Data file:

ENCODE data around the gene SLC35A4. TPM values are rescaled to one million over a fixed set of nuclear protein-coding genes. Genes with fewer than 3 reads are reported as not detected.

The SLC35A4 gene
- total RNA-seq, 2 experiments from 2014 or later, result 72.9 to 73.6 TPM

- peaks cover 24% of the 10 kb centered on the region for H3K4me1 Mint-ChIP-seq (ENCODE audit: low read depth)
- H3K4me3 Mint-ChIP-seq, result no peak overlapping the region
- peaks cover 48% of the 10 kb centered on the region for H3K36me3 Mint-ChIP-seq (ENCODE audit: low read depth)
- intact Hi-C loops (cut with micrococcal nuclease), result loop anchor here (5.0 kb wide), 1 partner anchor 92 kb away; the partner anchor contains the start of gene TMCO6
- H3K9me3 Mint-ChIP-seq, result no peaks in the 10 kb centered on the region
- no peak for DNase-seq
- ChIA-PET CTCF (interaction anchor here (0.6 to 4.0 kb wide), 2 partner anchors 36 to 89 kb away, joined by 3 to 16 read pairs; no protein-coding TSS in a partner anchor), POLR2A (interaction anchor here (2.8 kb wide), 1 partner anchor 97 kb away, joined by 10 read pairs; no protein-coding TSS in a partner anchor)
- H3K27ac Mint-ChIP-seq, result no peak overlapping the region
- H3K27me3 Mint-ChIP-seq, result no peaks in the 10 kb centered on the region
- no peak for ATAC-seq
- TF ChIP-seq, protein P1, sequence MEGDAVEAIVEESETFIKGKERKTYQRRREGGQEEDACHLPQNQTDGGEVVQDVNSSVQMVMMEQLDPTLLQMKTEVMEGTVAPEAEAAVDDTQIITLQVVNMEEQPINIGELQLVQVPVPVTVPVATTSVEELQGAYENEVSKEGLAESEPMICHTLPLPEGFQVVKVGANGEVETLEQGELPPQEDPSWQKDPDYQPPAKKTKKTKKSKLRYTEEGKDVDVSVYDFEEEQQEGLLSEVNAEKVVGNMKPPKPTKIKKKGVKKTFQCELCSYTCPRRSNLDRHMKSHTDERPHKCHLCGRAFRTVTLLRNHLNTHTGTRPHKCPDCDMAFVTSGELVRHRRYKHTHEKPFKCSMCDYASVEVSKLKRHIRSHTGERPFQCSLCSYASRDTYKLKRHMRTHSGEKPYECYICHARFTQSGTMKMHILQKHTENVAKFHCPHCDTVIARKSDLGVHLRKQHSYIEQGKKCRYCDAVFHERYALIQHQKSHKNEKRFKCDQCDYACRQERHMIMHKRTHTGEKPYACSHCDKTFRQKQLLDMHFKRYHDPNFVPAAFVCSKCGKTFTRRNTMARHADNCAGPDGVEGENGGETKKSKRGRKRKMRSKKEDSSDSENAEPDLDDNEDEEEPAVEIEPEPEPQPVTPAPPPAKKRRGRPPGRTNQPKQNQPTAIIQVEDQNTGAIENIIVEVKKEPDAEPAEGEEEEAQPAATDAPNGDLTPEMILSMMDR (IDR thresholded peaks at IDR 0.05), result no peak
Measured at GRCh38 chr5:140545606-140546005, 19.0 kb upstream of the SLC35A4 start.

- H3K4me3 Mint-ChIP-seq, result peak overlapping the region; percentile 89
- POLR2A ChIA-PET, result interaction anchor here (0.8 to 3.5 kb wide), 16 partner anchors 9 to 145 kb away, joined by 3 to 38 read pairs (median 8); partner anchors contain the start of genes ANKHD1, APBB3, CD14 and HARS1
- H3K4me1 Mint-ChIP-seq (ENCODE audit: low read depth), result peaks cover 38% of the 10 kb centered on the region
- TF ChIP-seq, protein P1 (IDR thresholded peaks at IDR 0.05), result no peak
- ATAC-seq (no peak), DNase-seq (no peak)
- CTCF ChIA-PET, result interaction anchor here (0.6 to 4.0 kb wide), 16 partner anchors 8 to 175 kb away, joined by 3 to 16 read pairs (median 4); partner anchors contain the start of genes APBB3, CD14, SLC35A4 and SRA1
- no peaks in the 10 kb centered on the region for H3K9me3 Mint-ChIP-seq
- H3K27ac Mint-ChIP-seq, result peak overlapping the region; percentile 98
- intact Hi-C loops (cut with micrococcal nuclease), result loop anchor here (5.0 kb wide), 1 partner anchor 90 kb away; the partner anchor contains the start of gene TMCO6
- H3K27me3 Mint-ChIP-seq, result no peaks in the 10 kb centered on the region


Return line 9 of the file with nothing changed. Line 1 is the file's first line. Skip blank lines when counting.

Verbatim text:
- no peak for DNase-seq